Allen says, "If we've palpated the limb and a tendon is sore, we may go straight to ultrasound" or use nerve blocks to pinpoint a more elusive area, starting at the lowest point. "We work progressively up the leg until we find the point at which he goes sound after that area is blocked."
Diagnosis is a step-by-step process, and sometimes the answer is elusive. "Let's say you've done two or three nerve blocks on the right front, and it blocks (the horse goes sound) at the right fetlock," says Allen. Next you would X ray the fetlock.
"If the X rays are negative, you'd start wondering if it could be a soft-tissue lesion, so you'd next ultrasound the fetlock and look at the collateral ligaments and cartilagefor any soft tissue lesions," he says.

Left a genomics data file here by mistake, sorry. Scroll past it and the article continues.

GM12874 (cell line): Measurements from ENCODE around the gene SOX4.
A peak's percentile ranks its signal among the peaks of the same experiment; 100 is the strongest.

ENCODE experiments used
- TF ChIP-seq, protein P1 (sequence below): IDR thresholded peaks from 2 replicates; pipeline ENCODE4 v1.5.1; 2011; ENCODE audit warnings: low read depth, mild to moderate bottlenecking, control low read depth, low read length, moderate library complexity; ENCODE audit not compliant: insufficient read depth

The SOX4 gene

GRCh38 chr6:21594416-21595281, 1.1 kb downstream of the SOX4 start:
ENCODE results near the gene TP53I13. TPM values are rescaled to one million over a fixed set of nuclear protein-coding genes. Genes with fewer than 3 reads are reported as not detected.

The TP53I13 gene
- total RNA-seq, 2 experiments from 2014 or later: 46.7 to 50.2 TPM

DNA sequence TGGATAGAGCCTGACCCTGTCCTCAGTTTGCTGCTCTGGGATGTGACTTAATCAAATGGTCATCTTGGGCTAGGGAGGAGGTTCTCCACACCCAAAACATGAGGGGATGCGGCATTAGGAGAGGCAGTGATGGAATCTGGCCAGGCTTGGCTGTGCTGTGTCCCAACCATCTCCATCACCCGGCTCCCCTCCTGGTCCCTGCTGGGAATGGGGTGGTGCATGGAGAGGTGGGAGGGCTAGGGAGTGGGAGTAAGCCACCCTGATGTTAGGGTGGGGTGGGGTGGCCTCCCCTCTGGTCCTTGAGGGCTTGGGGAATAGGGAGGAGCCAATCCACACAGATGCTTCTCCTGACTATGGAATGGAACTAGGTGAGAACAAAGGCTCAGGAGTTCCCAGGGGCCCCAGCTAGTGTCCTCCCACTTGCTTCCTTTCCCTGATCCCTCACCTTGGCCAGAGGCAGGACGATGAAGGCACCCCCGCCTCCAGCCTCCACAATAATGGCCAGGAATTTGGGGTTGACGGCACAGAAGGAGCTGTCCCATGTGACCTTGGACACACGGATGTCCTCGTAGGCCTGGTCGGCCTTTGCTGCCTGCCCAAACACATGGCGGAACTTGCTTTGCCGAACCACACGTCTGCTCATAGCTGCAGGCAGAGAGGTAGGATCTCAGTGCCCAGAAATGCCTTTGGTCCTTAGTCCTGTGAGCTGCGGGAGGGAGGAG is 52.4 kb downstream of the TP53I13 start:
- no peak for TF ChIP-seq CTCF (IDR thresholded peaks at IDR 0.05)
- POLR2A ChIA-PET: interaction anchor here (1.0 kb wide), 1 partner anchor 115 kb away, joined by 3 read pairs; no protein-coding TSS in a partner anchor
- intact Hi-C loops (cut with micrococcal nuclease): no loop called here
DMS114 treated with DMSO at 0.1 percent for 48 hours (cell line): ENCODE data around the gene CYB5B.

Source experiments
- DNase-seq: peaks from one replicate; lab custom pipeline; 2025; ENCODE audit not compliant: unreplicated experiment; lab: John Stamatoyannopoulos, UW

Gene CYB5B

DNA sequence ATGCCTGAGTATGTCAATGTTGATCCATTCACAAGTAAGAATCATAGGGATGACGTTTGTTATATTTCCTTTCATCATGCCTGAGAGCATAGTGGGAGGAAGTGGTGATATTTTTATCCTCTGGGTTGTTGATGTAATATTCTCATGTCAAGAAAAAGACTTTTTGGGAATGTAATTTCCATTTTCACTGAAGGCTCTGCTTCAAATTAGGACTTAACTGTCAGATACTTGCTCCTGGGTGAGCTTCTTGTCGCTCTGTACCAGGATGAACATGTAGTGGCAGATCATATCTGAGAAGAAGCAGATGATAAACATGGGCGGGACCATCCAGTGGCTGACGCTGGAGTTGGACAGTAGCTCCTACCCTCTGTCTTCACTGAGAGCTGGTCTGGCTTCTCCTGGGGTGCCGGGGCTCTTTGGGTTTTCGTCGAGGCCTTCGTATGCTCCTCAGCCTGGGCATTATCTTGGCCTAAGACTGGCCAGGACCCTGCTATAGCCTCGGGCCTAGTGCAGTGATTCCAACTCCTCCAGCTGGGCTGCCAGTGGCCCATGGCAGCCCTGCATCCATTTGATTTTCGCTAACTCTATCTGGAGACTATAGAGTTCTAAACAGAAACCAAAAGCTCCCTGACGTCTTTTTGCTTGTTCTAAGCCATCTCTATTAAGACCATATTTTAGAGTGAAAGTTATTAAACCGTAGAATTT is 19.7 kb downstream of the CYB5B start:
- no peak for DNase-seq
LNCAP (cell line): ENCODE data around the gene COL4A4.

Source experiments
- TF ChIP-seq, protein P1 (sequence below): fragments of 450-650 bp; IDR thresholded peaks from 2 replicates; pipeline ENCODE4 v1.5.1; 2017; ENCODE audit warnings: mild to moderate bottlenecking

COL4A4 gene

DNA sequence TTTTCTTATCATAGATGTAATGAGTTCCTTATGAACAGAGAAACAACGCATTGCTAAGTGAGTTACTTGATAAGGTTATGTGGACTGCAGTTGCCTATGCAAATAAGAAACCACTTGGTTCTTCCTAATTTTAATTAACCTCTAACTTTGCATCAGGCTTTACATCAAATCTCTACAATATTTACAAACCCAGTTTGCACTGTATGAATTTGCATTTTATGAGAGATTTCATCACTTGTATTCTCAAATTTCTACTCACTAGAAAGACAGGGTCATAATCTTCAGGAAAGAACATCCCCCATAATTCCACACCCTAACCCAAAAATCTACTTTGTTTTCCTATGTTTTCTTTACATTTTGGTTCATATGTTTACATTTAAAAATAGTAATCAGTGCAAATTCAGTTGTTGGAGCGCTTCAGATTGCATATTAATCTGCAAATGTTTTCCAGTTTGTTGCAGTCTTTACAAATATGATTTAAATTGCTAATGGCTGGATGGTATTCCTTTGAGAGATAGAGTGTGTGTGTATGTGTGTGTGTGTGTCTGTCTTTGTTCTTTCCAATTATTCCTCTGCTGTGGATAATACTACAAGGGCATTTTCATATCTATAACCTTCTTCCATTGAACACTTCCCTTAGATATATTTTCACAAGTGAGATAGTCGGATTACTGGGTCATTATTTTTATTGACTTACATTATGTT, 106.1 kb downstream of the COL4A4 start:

Some cases are not straightforward and can't be readily diagnosed with blocks, ultrasound, or X rays. "There may be multiple limbs involved or some other situation that's not simple," says Allen. "Multiple veterinarians may have looked at the horse multiple times, with different answers."
Some of these horses require a bone scan (nuclear scintigraphy, which shows areas of metabolic activity, indicating bone remodeling) because the entire body can be imaged. If the problem is in the hip or back (areas that are difficult to X ray), the vet could locate it with this method.
"The vast majority of problems are bony when dealing with a lameness that's persisted for a month or more, or a multilimb lameness," says Allen. "Based on a bone scan, we'll launch into a more specifically directed block, X ray, or ultrasound. "